Early postoperative imaging after non-bariatric gastric resection: a primer for radiologists

Insights into Imaging, Jun 2017

Massimo Tonolini, Elena Bracchi

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Early postoperative imaging after non-bariatric gastric resection: a primer for radiologists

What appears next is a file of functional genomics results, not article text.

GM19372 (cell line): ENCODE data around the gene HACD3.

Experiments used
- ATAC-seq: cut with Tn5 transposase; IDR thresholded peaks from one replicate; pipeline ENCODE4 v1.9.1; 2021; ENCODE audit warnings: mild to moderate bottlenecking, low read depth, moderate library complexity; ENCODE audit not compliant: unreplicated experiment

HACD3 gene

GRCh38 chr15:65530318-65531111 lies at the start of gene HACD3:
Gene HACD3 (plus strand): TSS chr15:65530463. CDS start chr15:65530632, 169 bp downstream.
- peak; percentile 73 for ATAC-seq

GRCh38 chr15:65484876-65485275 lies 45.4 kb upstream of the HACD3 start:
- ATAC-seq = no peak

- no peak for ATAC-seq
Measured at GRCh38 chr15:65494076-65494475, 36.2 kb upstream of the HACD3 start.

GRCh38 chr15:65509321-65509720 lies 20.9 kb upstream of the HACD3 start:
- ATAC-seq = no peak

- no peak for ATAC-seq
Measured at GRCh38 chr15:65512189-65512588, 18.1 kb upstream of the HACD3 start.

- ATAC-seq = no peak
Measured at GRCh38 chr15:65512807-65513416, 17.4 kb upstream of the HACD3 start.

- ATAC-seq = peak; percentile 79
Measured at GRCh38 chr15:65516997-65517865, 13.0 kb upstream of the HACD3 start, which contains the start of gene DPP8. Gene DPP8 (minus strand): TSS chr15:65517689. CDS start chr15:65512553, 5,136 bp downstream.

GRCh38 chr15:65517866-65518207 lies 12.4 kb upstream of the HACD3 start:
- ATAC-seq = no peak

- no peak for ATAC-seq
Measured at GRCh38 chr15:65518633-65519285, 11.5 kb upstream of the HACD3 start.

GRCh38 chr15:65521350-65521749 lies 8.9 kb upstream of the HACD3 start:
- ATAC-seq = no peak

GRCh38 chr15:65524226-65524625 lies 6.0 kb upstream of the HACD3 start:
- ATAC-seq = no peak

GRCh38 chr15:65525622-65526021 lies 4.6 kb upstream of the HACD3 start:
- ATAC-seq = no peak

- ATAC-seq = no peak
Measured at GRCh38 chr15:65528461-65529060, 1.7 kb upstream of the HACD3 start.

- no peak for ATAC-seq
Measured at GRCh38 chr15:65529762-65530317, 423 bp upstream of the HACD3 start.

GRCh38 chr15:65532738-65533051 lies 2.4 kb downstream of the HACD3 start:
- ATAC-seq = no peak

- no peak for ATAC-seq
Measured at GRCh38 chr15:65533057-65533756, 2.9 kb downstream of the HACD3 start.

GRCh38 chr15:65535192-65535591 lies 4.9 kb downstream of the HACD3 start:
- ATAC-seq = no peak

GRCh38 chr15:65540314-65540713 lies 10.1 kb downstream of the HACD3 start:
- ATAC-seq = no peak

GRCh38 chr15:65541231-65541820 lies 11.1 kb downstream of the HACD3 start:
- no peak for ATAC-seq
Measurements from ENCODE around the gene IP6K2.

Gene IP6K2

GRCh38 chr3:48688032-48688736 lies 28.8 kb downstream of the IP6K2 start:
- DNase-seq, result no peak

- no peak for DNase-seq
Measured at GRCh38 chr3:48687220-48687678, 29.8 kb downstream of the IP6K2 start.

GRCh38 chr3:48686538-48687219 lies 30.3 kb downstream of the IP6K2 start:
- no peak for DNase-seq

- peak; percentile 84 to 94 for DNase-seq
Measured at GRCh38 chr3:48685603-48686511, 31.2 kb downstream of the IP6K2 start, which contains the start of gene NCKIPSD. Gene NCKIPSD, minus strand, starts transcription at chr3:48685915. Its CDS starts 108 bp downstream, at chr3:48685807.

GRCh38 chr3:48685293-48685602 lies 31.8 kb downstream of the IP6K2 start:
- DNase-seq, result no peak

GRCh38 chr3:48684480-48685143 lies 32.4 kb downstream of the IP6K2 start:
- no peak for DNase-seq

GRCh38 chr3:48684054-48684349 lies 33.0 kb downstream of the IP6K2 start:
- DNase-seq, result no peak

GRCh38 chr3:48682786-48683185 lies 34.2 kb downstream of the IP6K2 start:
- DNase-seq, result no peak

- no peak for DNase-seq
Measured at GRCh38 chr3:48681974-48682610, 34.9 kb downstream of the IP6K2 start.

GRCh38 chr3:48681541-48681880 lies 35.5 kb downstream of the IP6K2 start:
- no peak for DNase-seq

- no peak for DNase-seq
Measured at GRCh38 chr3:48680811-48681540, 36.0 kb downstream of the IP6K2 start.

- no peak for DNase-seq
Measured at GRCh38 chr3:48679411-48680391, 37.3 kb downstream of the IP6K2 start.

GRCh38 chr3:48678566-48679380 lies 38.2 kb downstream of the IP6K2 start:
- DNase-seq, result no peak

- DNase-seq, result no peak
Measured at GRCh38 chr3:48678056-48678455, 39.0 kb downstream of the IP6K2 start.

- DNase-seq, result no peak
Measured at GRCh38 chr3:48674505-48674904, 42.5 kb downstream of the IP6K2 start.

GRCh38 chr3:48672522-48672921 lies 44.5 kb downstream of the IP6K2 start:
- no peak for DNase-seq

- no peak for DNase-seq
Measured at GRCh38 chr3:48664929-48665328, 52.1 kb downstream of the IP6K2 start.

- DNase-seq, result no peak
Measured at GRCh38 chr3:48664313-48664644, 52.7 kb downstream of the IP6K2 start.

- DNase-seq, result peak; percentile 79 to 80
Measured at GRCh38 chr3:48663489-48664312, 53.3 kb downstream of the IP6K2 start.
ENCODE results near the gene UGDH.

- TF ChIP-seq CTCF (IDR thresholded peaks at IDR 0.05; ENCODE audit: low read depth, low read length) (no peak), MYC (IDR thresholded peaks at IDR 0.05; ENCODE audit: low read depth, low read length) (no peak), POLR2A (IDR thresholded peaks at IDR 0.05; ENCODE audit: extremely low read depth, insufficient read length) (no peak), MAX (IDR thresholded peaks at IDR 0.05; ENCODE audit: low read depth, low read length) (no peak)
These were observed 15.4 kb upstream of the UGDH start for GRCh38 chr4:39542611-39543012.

Early postoperative imaging after non-bariatric gastric resection: a primer for radiologists Massimo Tonolini 0 Elena Bracchi 0 0 Department of Radiology, BLuigi Sacco 1 University Hospital , Via G.B. Grassi 74, 20157 Milan , Italy Surgical resection represents the mainstay treatment and only potentially curative option for gastric carcinoma, and is increasingly performed laparoscopically. Furthermore, other tumours and selected cases of nonmalignant disorders of the stomach may require partial or total gastrectomy. Often performed in elderly patients, gastric resection remains a challenging procedure, with significant morbidity (14-43% complication rate) and non-negligible postoperative mortality (approximately 3%). This paper provides an overview of contemporary surgical techniques for non-bariatric gastric resection, reviews and illustrates the expected postoperative imaging appearances, common and unusual complications after partial and total gastrectomy. Albeit cumbersome or unfeasible in severely ill or uncooperative patients, contrast fluoroscopy remains useful to rapidly check for anastomotic patency and integrity. Currently, emphasis is placed on multidetector CT, which comprehensively visualizes the surgically altered anatomy and consistently detects complications such as anastomotic leaks and fistulas, duodenal stump leakage, afferent loop syndrome, haemorrhages, pancreatic fistulas and portomesenteric venous thrombosis. Our aim is to help radiologists become familiar with early postoperative imaging, in order to understand the surgically altered anatomy and to differentiate between expected imaging Gastrectomy; Complications; Anastomotic leakage; Contrast fluoroscopy; Computed tomography (CT) - appearances and abnormal changes heralding iatrogenic complications, thus providing a consistent basis for correct choice between conservative, interventional or surgical treatment. Teaching points Radical gastrectomy is associated with frequent postoperative morbidity and non-negligible mortality. In cooperative patients fluoroscopy allows checking for anastomotic patency and leaks. Multidetector CT with / without oral contrast comprehensively visualizes the operated abdomen. Awareness of surgically altered anatomy and expected postoperative appearances is warranted. Main complications include anastomotic and duodenal leaks, haemorrhages and pancreatic fistulas. Worldwide, gastric carcinoma (GC) represents one of the leading cancers and accounts for over 900,000 new cases and 723,000 deaths yearly [1]. GC shows dramatic geographic variation, with the highest incidence in China and Japan, parts of South America, Eastern Europe and Russia. Conversely, in North America and Europe this lethal disease has significantly declined because of improved nutrition, food refrigeration, eradication of Helicobacter pylori infection, decreasing tobacco use and alcohol intake. Whereas in the far East early GC detection through screening programs generally allows curative treatment, in the rest of the world most Fig. 1 Schematic representations of post-surgical anatomy: A) after total gastrectomy with Roux-en-Y esophago-jejunostomy (EJS), jejunojejunostomy (JJS) and blind-ending duodenal stump (d); alternative technique with pouch (P) creation. Alimentary flow indicated by brown GCs are diagnosed at an advanced stage, resulting in dismal prognosis (27% 5-year survival rate) [1]. Resection with negative surgical margins represents the mainstay treatment and only potentially curative option for localized GCs, combined with adjuvant chemotherapy or chemo-radiotherapy for disease stages IB and higher. Radical gastrectomy remains a challenging surgical procedure with significant postoperative morbidity (14–43% complication rate) and mortality (0.8–12%, mean 3%) [2–6]. Traditionally, early post- gastrectomy imaging was limited to contrast fluoroscopy (CF) to assess anastomotic patency and integrity. More recently, multidetector CT is increasingly adopted to investigate most postoperative abdominal conditions, to comprehensively visualize the surgically altered anatomy and detect iatrogenic complications. However, compared to the literature about bariatric surgery imaging [7–9], few reports describe CT techniques and expected and abnormal appearances shortly after radical gastrectomy [10–12]. This paper provides an overview of contemporary surgical techniques, reviews and illustrates the expected postoperative imaging findings and complications after partial and total gastrectomy, aiming to provide radiologists with an increased familiarity in the interpretation of early post-gastrectomy CT studies and, ultimately, to limit iatrogenic morbidity. Overview of gastrectomy techniques Surgical exploration and aggressive resection of GC with curative intent is undertaken unless medical contraindications exist or preoperative imaging shows metastatic spread or major vascular invasion. Surgical approaches depend on tumour site and extension: tumours arrow, bile flow in dark green. B) after subtotal gastrectomy with smallsized gastric remnant (gr) connected to Roux-en-Y gastrojejunostomy (GJS). C) after partial gastrectomy reconstructed with a Billroth II GJS of the cardia, proximal and mid-body stomach require total gastrectomy with removal of the entire stomach along with terminal oesophagus and proximal duodenum. Conversely, GCs of the distal body and antrum may be treated by partial gastrectomy, with stapling Fig. 2 In a 39-year-old male with endoscopic and bioptic diagnosis of stomach adenocarcinoma, preoperative staging CT with oral water distension (A) showed marked solid, enhancing mural thickening from the gastric fundus along the greater curvature (thick arrow). On the fifth postoperative day (POD) after uncomplicated total gastrectomy with lymphadenectomy and splenectomy, contrast fluoroscopy (CF, B) showed normally patent, thin EJS (arrowhead) with opacification of jejunal limb and no anastomotic contrast medium leakage. Corresponding expected postsurgical contrast-enhanced CT (C, D) appearances at hospital discharge included stapled EJS (arrowheads) without peri-anastomotic air or fluid, absent spleen without collections in the surgical site and division of the stomach at least 6 cm from any macroscopic tumour [2–5, 13]. Radical gastrectomy is completed with splenectomy and partial pancreatectomy in 17.5% and 7.1% of patients, respectively. The extent of lymphadenectomy remains controversial: compared to standard nodal dissection of perigastric nodes along the lesser and greater curvature, D2 lymphadenectomy is extended along the celiac axis, left gastric, common hepatic and splenic arteries. Gastric resection is sometimes performed to treat uncommon stomach malignancies (gastrointestinal stromal tumours, lymphomas or sarcomas) and selected benign conditions such as refractory peptic ulcers. Very recently, oncologic gastric surgery has also been performed using laparoscopy, resulting in decreased intraoperative blood loss and shorter hospital stays [2–5, 14, 15]. Following gastrectomy, the choice of digestive tract anatomic reconstruction depends on the extent of resection. Most total gastrectomies are reconstructed with Roux-en-Y esophagojejunostomy (EJS), in which a jejunal limb is brought up and re-anastomosed to the distal oesophagus and to the closed duodenal stump (DS) (Fig. 1a). Whereas in Fig. 4 In a 62-year-old male, CF performed five days after uncomplicated partial gastrectomy showed opacified, moderately dilated remnant stomach, slow transit of iodinated contrast through the GJS (arrowheads) and opacified Roux-en-Y anastomotic recess (*) Bhigh^ subtotal gastrectomy the small-sized gastric remnant is connected to a Roux-en-Y gastrojejunostomy (GJS) (Fig. 1b), Blow^ partial gastrectomy with preservation of the gastric fundus may be reconstructed using a Billroth II GJS (Fig. 1c) technique, with DS directly connected to the remnant stomach. According to the surgeon’s preference, anastomoses may be either hand-sewn or stapled [5, 13, 16]. Fig. 3 In a 74-year-old male, preoperative CT (A) depicted a stricturing carcinoma of the gastric body (thick arrow). Six days after uncomplicated total gastrectomy with lymphadenectomy and splenectomy, CF (B) visualized normally patent EJS (arrowhead) with a seemingly extraluminal contrast medium accumulation (*) which corresponded to anastomotic recess of the Roux-en-Y EJS at surgical correlation, a finding which potentially mimics leakage if technical details are not known. Corresponding expected postsurgical CT changes including air-filled anastomotic recess (*), non-stapled EJS (arrowheads) with unremarkable perianastomotic fat planes, no abnormal collections in the splenectomy site Fig. 5 A 63-year-old male underwent partial gastrectomy with Billroth II reconstruction to relieve a large, non-malignant pyloric ulcer refractory to medical therapy. Early postsurgical CF (A) showed mildly delayed transit of iodinated contrast through the GJS (arrowhead), with fluid level in the gastric remnant. Corresponding CT (B-D) appearances before discharge included dilated remnant stomach (+) with ingested material, surgical staples at the gastric resection site (arrow in B), expected imaging appearance of the duodenal stump (DS, thin arrows in C, D) indicated by a single metallic staple, without surrounding fluid or collections Fig. 6 A 78-year-old male with antral gastric cancer underwent subtotal gastrectomy with D2 lymphadenectomy and Billroth II reconstruction and suffered from postoperative vomiting and fever. On 5th POD CF (A) showed limited, slow transit through the GJS (arrowhead). On 9th POD, unenhanced (B) and post-contrast (C-E) CT showed stapled gastric What to expect after radical gastrectomy The likelihood of postoperative morbidity is strongly influenced by extended operation time, which acts as a surrogate of challenging surgical manoeuvres. No significant differences in complication rates exist with regard to resection extension between total, proximal or distal gastrectomy. Compared to open surgery, laparoscopic and laparoscopic-assisted techniques are not associated with significantly different morbidity, particularly concerning pulmonary complications, anastomotic leakage and intra-abdominal abscesses. Conversely, splenectomy and pancreatectomy represent risk factors for additional morbidity [2–5, 14, 15]. The effect of extended lymphadenectomy remains controversial: several studies showed that D2 nodal dissection is associated with higher postoperative morbidity, reoperation rates and mortality, specifically with increased likelihood of pulmonary complications, wound infection, failed anastomosis and pancreatic disorders [17, 18]. Similarly to other major abdominal surgeries, respiratory problems including pleural effusion, atelectasis and pneumonia commonly occur after oncologic gastrectomy, resection site (arrows) and GJS (arrowheads), minimally dilated remnant stomach (+), and a fluid collection (* in E) abutting the DS (thin arrow) consistent with DS leakage, which was successfully managed conservatively but required prolonged hospitalization particularly in elderly men with chronic obstructive lung disease [4, 19]. The most important specific post-gastrectomy complications include anastomotic and DS leakage, pancreatic fistula, acute pancreatitis and intra-abdominal haemorrhage, and ultimately require reintervention in 25% of cases, particularly because of leakage, abscesses and bleeding. Anastomotic complications are most feared and account for most of septic morbidity and mortality [2–6, 20]. The commonest manifestations of intra-abdominal complications include physical and laboratory (leukocytosis, increasing C-reactive protein levels) signs of sepsis within the first 7 to 10 postoperative days (PODs). Bleeding is generally heralded by hypotension, dropping haematocrit, blood from nasogastric or drainage tubes. Most surgeons increasingly feel that abdominal pain and physical findings are relatively insensitive and increasingly rely on early postoperative imaging. When discussing indication and timing of post-surgical studies, asking the surgeon to draw the reconstructed anatomy generally proves helpful to interpret fluoroscopic and CT appearances [4, 21]. Fig. 7 A 76-year-old male with stricturing antro-pyloric carcinoma (thick arrow) as preoperatively depicted by CT (A) underwent subtotal gastrectomy with Roux-en-Y reconstruction. Early postoperative CF (B) showed little or no transit through the GJS (arrowhead). On 8th POD during postoperative sepsis, contrast-enhanced CT (C, D) showed normal stapled DS (thin arrows), minimal fluid (*) in the cholecystectomy site. The patient then improved on conservative therapy including gastric intubation. Subsequent endoscopy showed ischaemic ulceration of the GJS. Repeated CT (E, F) three months later showed circumferential mural thickening of the GJS (arrowheads) and perianastomotic nodule (+) consistent with tumour recurrence Fig. 8 In a 69-year-old woman with advanced carcinoma of the gastric body, palliative total gastrectomy was performed. Five days after surgery, CF (A) showed patent EJS with opacification of extensive anastomotic leakage (*). A few days later, on conservative management, contrastenhanced CT (B-D) showed bilateral pleural effusions and atelectasis (B), patent EJS (arrowheads) and persistent leak (*) Early post-gastrectomy imaging: techniques and normal appearances Fluoroscopic examination after oral administration of watersoluble CM has been largely adopted to check for possible anastomotic leakage. Albeit several institutions routinely perform CF within five PODs, testing of anastomosis should currently be obviated in asymptomatic patients [22, 23]. According to radiologist’s preference, either low-osmolar iodinated CM or diatrizoate meglumine may be used, but the latter is hyperosmolar and may induce pulmonary oedema if aspirated [24, 25]. Rapid sequences in frontal and oblique views are acquired during ingestion or sipping of CM via a straw, with the patient standing or sitting on the fluoroscopy table: unfortunately, CF is very cumbersome when the recently operated patient is unable to cooperate or cannot swallow [24]. Compared to the EJS, which is generally recognized at the level or immediately below the diaphragmatic hiatus (Figs. 2 and 3), the position of a GJS is more variable and requires higher degrees of left- or right-sided patient rotation (Figs. 4, 5 and 6). Checklist for interpretation of early post-gastrectomy CT Report pleuropulmonary changes at lung bases Quantify free intraperitoneal air and/or fluid Atelectasis, pneumonia, pleural effusion (see Fig. 8) or empyema (Fig. 14) Discussion in text; see Fig. 10 Identify stapled or hand-sewn Gastric remnant generally indicated by staple line - esophagojejunostomy (EJS) after total gastrectomy (Figs. 2 and 3) Efferent jejunal limb from EJS or GJS characterized by valvulae conniventes - gastrojejunostomy (GJS) after partial gastrectomy (Figs. 5 and 6) and tubular configuration on coronal viewing - look for localized air, fluid or haemorrhagic collections adjacent to either EJS or GJS (Figs.11 and 12) Identify the closed duodenal stump (DS) - assess dilatation (Fig. 15) - look for adjacent collections (Figs. 6 and 9) Report presence and site of drainage tubes DS generally recognized by a metallic staple at its blind end (Figs. 5, 6, 7 and 9) Assess post-splenectomy or post-pancreatectomy status Assess patency of splenic, portal and mesenteric veins Exclude retained foreign bodies If performed (see Figs. 2, 3 and 11) For postoperative thrombosis, favoured by intra-abdominal sepsis E.g. surgical sponges (indicated by thin hyperattenuating structures), bioabsorbable haemostatic materials agents such as Gelfoam or Surgicel (which appear as walled heterogeneous masses with internal Bmottled^ gas bubbles) For abscess collections suggesting wound infection After uncomplicated partial gastrectomy, delayed CM passage through the GJS, incomplete emptying and fluid-fluid level in the gastric remnant are fairly common, most usually self-limiting and secondary to ileus or anastomotic oedema, and generally do not represent a complication (Fig. 4); however, in our experience anastomotic ulceration may have a Fig. 9 An 81-year-old male with T3 N2 cancer of the lesser gastric curvature (thick arrow) as preoperatively depicted by CT with oral water distension (A) underwent total gastrectomy with Roux-en-Y reconstruction. On 9th POD CT was performed because of bile from drainage: unenhanced (B) and post contrast (C-F) scans with oral contrast showed normally opacified and patent EJS (arrowheads) without evidence of anastomotic leak (note tip of surgical drainage abutting the EJS in C). Abutting the stapled DS (thin arrows) a non-capsulated fluid collection (*) corresponded to DS leakage which was conservatively managed similar appearance and may ultimately result in stricture (Fig. 7) [5]. Albeit perianastomotic extravasation (Fig. 8) is nearly 100% specific for leakage, a pitfall of CF is represented by misinterpretation of the anastomotic recess of an endto-side reconstruction as extraluminal CM (Figs. 3 and 4) [12]. Early post-gastrectomy CT Fig. 10 A 77-year-old female with distal gastric carcinoma underwent partial gastrectomy. Early postoperative CF (A) showed slow emptying of gastric remnant through the GJS (arrowhead), without appreciable extraluminal leaks. Six days later, the patient suffered from high fever: contrast-enhanced CT (B-C) showed dilated remnant stomach (+), absence of collections adjacent to the GJS (arrowheads in C and D), but persistent intraperitoneal air and fluid consistent with peritonitis, confirmed at surgical exploration: after redo anastomosis, the final status of GJS (arrowhead) is shown in D Anastomotic complications Leakage resulting from breakdown of a suture line secondary to either inadequate technique, excessive tension or ischaemia, occurs after 3–4% of gastrectomies with either hand-sewn and stapled anastomosis, generally as an early complication within the first PODs;. Incidence of leakage may reach 21% with routine use of CT. Albeit variably symptomatic, anastomotic dehiscence represents an independent predictor of survival with 10–20% associated mortality [2–4]. The fluoroscopic hallmark of anastomotic leak is represented by CM extravasation adjacent to a GJS or EJS (Fig. 8), with either contained collection or free dispersal in the adjacent surgical cavity. However, since the reported sensitivity varies in the range 22% to 67%, negative CF findings do not rule out the possibility of leakage (Fig. 10) [22]. As discussed above, the use of CT is favoured over CF in uncooperative patients. Even without oral CM, CT is felt to be superior to CF with 89.5% positive predictive value compared to 40%, mostly because CT shows both the anastomosis and Fig. 11 A 68-year-old male with recurrent gastric carcinoma on previous Billroth II gastrectomy for peptic ulcer was treated with total gastrectomy. Postoperative anemization required blood transfusions. On 12th POD, contrast-enhanced CT (A, B) showed persistent intraperitoneal air, a mixed attenuation collection (*) adjacent to the EJS (arrowheads), consistent with anastomotic dehiscence, a subacute blood collection (+) in the site of splenectomy. After percutaneous drainage, AL was treated with positioning of a metallic stent (C) through the EJS. Persistent leakage of oral iodinated contrast (*) at follow-up CF (D, E) led to removal of the stent and positioning of a self-expanding stent (F) the surrounding extraluminal compartment. On CT images the EJS or GJS should be carefully scrutinized for focal discontinuity and mural thickening. Since anastomotic dehiscence leads to the extravasation of enteral material in the surgical site, the most common appearance includes variably sized airfluid collections, abscesses or inflammatory changes which abut the EJS or GJS (Figs. 11 and 12) and tend to extend into the lesser sac, left subphrenic, gastrohepatic and gastrosplenic spaces [10–12]. Alternatively, anastomotic leak may sometimes appear as generalized peritonitis with free fluid and intraperitoneal air (Fig. 10). Suspicious findings which support a diagnosis of visceral perforation over residual postoperative air in the peritoneal cavity include persistence or increase of pneumoperitoneum, particularly if abundant (over 20 cm3) and occupying a single compartment. It has been reported that persistent air after POD 5 associated with leukocytosis has 80% sensitivity for identifying patients requiring re-operation [26, 27]. Albeit plain CT without enteral CM is rapidly performed even in critically ill patients, according to some reports positive oral CM improves the CT performance: leakage is heralded by extraluminal CM collecting nearby the EJS or GJS, or dissecting in the postoperative neocompartment (Figs. 8 and 13) [10–12, 22, 23]. In the past, diagnosis of anastomotic dehiscence warranted immediate surgical re-exploration with toilette, closure of leakage or redo anastomosis, placement of drainage tubes and enteral feeding. More recently, in stable patients with contained leaks and no peritonitis, non-operative management is increasingly considered: endoscopic stenting (Fig. 11) is becoming the preferred solution, and other options include endoscopic clipping (Fig. 14) and percutaneous drainage of fluid collections. Reoperation is currently reserved for wide dehiscence, peritonitis or failure of nonoperative management [4, 12, 23]. Well-known to radiologists, fistulas represent abnormal communications between the stomach and other structures such as the skin, bronchial tree or pleural cavity, which allow passage of enteral fluids. After gastrectomy, subphrenic infection secondary to anastomotic leak may occasionally be complicated by formation of Fig. 12 An 81-year-old male with advanced, obstructing antral cancer (thick arrow) as preoperatively depicted by CT (A) underwent palliative partial gastrectomy with Roux-en-Y reconstruction. During prolonged hospitalization the patient experience anemization and failure to thrive. Early CF (not shown) showed slow transit through EJS. On 11th POD, contrast-enhanced CT (B-D) showed some ingested materials in the remnant stomach (+), stapled EJS (arrowheads), some residual intraperitoneal air and fluid, inhomogeneous hypoattenuation of the 3rd liver segment consistent with parenchymal infection gastro-cutaneous, gastro-bronchial or gastro-pleural (Fig. 14) fistulas, which represent rare occurrences described in sparse case reports. Albeit CF studies may show abnormal passage of CM through the fistula, CT more effectively depicts associated changes and consequences such as subphrenic abscess, pneumonia or empyema (Fig. 14) [10, 11]. Anastomotic ulcers and strictures Anastomotic ulcers may develop after gastrectomy, but are unreliably depicted by imaging compared to endoscopy. Ulcers plus ischemia and scar formation may ultimately lead to the formation of an anastomotic stricture at the GJS (Fig. 7). Anastomotic strictures develop in up to 3–4.4% of operated patients, generally present weeks or months after surgery and manifest with nausea, vomiting, dysphagia or post-prandial pain [3]. Duodenal stump complications The uncommon afferent loop syndrome generally occurs after Billroth II reconstruction from obstruction of the afferent blind DS by adhesions, internal hernia, intraluminal blood or bezoar, anastomotic kinking, ulcer or stricture, and is heralded by fluid-filled duodenal dilatation (Fig. 15) [10, 11]. Duodenal stump leakage A potentially worrisome (6–11.7% mortality) complication of Billroth II reconstruction, DS leakage occurs after 3% of partial gastrectomies and corresponds to the spread of bile from the blind-ending DS because of technical failure, ischemia or distal obstruction, causing local and ultimately peritoneal irritation [28]. Usual CT appearance includes a fluid collection abutting the stapled DS and extending to the right sub-hepatic or peripancreatic spaces (Figs. 6 and 9) [10, 11]. Currently, conservative treatment (parenteral nutrition, antibiotics, octreotide, suction drains and percutaneous drainage of abscesses) is successful in over 90% of cases; Fig. 13 In a 76-year-old woman with T4 N2 gastric cancer, three days after total gastrectomy unenhanced CT (A) showed minimal residual pneumoperitoneum and extensive air (*) surrounding the EJS (arrowheads). Repeated unenhanced CT with oral contrast administration (B, C) showed patent EJS (arrowheads) and confirmed circumferential anastomotic leakage (*), which was initially managed conservatively but ultimately required reintervention with redo anastomosis six days later because of failed clinical improvement and progressive anemization Fig. 14 A 59-year-old male with cardial carcinoma underwent total gastrectomy. Early postoperative CF (A) showed patent EJS (arrowhead) with perianastomotic contrast leakage (*) directed medially. Bilateral pleural drainages were positioned to relieve minimal right pneumothorax and left hydropneumothorax (B). On 10th POD contrastenhanced CT with oral contrast (C, D) confirmed ample left-sided hydropneumothorax with enhancing pleural surface. Extraluminal contrast leakage (*) was seen both medially to the EJS (arrowheads) and dependent in the left pleural empyema. Repeated CT obtained in the right lateral decubitus position (E) before CT-guided pleural drainage confirmed anastomotic fistula from the EJS (arrowhead) to the hydropneumothorax, which was treated by endoscopic clipping (arrowhead in F); note pleural pigtail drainage reoperation is reserved for septic patients or failure of conservative approach [4, 28]. Blood loss after gastrectomy may represent a lifethreatening complication and generally results from inadequate haemostasis, particularly ligation of small feeding vessels. As it occurs at a staple line or anastomosis, early postoperative haemorrhage is most usually intraluminal rather than in the surgical site or peritoneal cavity. Conversely, delayed bleeding is mostly due to marginal anastomotic ulcers. CT findings include intraluminal high-attenuation blood or clots in the bowel (Fig. 15), sometimes extravascular CM Bblush^ corresponding to active bleeding. The latter sign and endoscopically occult haemorrhage represent indications for Fig. 15 A 72-year-old female with distal gastric carcinoma (thick arrow) as preoperatively depicted by CT (A) underwent total gastrectomy. On 6th POD the patient suffered from persistent abdominal pain and anemization. Postoperative CT (B-D) showed dilated fluid-filled duodenum (+) up to stapled DS, consistent with afferent limb syndrome, secondary to a large blood clot in the jejunum which was best seen as a hyperattenuating intraluminal mass (*) on precontrast (D) scans. Surgical reintervention was required to relieve obstruction transarterial embolisation, particularly in patients unfit for surgical reintervention [4, 29]. Pancreatic fistula and pancreatitis Occurring after 7.6% of all gastrectomies, postoperative pancreatic fistula corresponds to leaking pancreatic secretions and develops secondary to resection or injury to the pancreatic capsule. Fatty pancreas and pancreas divisum are the key risk factors. The clinical and laboratory diagnosis requires any measurable output from peripancreatic drainage on or after POD 3 with amylase content over three times the serum amylase; alternatively pancreatic fistula is diagnosed at percutaneous drainage or surgical reintervention [4, 30]. At CT, the usual appearance is a focal fluid collection in the surgical bed, particularly in the lesser sac or adjacent to the pancreas (Fig. 16). Currently, postoperative pancreatic fistula is effectively managed nonsurgically until closure with parenteral nutrition and percutaneous drainage of dominant collections [31–33]. Alternatively, acute postoperative pancreatitis may develop in the gland remnant after partial pancreatectomy, and appears as segmental or diffuse enlargement with Fig. 16 An 84-year-old male with lesser sac and pancreatic abscess (* in A, B) from retroperitoneal perforation of pyloric peptic ulcer (arrowheads) underwent emergency surgery, including subtotal gastrectomy with Billroth II reconstruction. Note pancreatic parenchyma (+), oedematous thickening of pylorus submucosa (thick arrows). On 7th POD surgical revision was required due to DS biliary leakage, with positioning of Kehr tube. Subsequently, on 20th POD follow-up CT (C, D) showed minimal fluid adjacent to the drainage tube, consistent with laboratory diagnosis of postoperative pancreatic fistula peripancreatic inflammatory changes and fluid collections extending to the retroperitoneal fasciae and the anterior pararenal space [4]. Albeit CF may still be used as first-line imaging, multidetector CT after radical gastrectomy increasingly allows comprehensive visualization of the operated abdominal compartment and provides a consistent basis for correct choice between conservative, interventional or surgical treatment. In our experience, early post-gastrectomy CT benefits from oral CM administration if permitted by the patient’s conditions and cooperation. Understanding the surgically altered anatomy and knowledge of expected postoperative appearances is crucial to correctly recognizing complications. 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Massimo Tonolini, Elena Bracchi. Early postoperative imaging after non-bariatric gastric resection: a primer for radiologists, Insights into Imaging, 2017, 1-12, DOI: 10.1007/s13244-017-0559-0